President Paul Kagame on Thursday said that the African Continental Free Trade Area (AfCFTA) is a relief to the continent’s food security challenges, stating that it will among others open up new market fronts, ending the continent’s reliance on food imports.

President Kagame made the remarks during a high-level dialogue dubbed ‘Feeding Africa’, organised by the International Fund for Agricultural Development (IFAD), in partnership with the African Development Bank (AfDB).

The virtual dialogue aimed at discussing ways the continent can scale up innovation and technology to strengthen food systems in order to end Africa’s reliance on food imports.

“Africa’s food situation is already fragile due to low productivity and trade barriers. Climate change is making the challenge even more difficult, as rainfall patterns shift and desertification worsens,’ Kagame said.

Just like the rest of the world, the Covid-19 pandemic is an added burden that Africa is still confronting, he added.

“However, solutions to these challenges are known and within our means. Transforming agriculture in Africa is an urgent task. No one can be satisfied with subsistence. Agribusiness can be a pathway to prosperity for African families,” he asserted.

According to Kagame, the African continent needs to improve research capacity and also integrate modern technology to boost productivity, among other things.

“We need to strengthen partnerships to tap into successful innovations to produce more food, at affordable prices, and with less environmental impact,” he said.

Kagame shared Rwanda’s example saying that the country has invested in climate-smart technologies and has collaborated closely with regional institutions, development partners, and the private sector.

Consequently, African countries need to trade with each other more to take full advantage of the potential that will come with the AfCFTA.

“The African Continental Free Trade Area widens the scope of opportunity for African agribusiness to reach its full potential.”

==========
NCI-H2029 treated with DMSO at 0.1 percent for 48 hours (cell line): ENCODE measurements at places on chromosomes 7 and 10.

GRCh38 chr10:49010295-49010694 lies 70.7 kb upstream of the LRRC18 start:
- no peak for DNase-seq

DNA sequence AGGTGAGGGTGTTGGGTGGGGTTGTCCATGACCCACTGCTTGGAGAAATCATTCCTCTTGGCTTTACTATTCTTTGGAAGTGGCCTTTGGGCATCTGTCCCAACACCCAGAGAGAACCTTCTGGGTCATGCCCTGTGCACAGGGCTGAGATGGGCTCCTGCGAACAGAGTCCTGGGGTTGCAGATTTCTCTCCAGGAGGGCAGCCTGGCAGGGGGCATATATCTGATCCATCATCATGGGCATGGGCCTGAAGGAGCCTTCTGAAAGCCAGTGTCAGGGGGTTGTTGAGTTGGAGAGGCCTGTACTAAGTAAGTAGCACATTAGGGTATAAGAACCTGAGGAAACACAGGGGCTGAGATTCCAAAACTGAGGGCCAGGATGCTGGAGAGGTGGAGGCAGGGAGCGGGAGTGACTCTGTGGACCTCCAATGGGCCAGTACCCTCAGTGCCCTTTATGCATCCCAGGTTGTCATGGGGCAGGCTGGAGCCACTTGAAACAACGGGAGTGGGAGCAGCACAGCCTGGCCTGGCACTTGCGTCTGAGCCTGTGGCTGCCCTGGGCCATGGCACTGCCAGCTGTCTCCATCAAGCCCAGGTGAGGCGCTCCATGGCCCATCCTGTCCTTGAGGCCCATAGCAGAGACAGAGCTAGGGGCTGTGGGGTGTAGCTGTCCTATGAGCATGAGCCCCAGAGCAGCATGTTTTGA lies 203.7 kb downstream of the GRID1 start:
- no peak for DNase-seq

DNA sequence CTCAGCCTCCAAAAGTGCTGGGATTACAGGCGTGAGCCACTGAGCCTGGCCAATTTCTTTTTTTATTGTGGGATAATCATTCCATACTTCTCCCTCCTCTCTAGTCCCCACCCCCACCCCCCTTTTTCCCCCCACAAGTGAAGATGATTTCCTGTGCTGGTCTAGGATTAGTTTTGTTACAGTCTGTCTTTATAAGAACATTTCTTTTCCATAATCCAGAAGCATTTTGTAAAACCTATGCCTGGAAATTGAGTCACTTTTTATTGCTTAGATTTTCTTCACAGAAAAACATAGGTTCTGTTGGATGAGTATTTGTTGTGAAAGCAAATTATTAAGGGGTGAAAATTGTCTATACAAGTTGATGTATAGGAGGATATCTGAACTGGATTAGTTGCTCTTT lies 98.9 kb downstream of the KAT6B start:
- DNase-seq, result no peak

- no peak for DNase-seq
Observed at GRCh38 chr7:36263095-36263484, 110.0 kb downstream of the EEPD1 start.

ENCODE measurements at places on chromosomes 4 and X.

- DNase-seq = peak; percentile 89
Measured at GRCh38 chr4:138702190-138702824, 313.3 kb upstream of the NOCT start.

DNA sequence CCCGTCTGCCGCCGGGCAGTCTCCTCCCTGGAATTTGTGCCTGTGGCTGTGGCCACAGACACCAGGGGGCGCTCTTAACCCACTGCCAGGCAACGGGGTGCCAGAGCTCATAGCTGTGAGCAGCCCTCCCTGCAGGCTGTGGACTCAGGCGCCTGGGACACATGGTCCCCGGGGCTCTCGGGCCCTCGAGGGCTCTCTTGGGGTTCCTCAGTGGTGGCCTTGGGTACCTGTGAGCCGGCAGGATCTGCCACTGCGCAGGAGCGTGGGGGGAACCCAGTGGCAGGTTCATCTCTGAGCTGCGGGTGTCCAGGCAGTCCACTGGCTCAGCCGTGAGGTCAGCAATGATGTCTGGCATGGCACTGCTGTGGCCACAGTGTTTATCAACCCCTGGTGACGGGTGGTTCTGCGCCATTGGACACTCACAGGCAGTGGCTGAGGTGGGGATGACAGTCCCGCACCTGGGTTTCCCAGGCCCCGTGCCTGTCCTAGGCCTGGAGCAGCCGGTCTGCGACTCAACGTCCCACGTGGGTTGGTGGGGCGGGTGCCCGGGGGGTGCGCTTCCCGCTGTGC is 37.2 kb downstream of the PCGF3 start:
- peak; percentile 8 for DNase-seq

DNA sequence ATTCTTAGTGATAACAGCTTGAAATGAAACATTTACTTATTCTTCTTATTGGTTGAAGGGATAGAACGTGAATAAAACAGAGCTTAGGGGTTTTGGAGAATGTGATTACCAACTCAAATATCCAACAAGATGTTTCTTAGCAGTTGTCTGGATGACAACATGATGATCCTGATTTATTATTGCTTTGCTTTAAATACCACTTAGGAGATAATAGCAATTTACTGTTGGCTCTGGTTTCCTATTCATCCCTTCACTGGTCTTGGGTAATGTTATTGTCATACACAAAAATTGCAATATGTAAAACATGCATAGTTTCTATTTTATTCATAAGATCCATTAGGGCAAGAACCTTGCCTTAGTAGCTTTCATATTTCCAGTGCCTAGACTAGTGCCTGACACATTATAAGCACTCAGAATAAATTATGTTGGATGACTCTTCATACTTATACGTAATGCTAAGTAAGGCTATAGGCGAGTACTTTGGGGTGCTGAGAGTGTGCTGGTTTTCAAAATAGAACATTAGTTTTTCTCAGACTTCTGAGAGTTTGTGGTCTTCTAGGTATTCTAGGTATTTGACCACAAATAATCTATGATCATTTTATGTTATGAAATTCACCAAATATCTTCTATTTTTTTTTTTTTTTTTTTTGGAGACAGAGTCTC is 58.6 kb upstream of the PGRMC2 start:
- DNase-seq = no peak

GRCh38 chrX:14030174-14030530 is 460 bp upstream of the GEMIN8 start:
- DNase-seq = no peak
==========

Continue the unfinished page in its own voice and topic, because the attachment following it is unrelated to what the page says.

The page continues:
“For too long, our continent imported food that we are capable of producing ourselves, simply because of internal trade barriers, among other things,” the Head of State said.

Incentives for the youth

On the other hand, President Kagame gave a rallying call to African leaders challenging them to improvise incentives for the youth to join agriculture as a career.

“In Rwanda, and elsewhere in Africa, we have been encouraged to see an increasing number of young graduates dedicating themselves to agriculture, and making good money out of it.”

“Sustaining this trend requires the support of leaders at all levels, as well as easier access to finance and insurance products,” he told the gathering.

He pointed out that the agricultural economy will be the foundation of Africa’s future prosperity for decades to come but there is a need for more unified efforts to give the sector the attention and investment it deserves.

According to the AfDB, Africa is losing more than 50 percent of its production after harvest.

Similarly, IFAD estimates that the number of people going hungry in Africa has increased from 214 million to 246 million over five years. Rapid agricultural transformation through raising productivity will help feed the continent.

Across the continent, hunger poses an even greater risk than Covid-19. The number of people living with hunger increased from 214 million to 246 million between 2015 and 2020.

Agricultural and agro-business-related activities could provide employment opportunities for millions of young Africans, who account for 70% of the population.

The two institutions have partnered to provide financing to support food transformation and the creation of jobs in Africa’s agro-industry.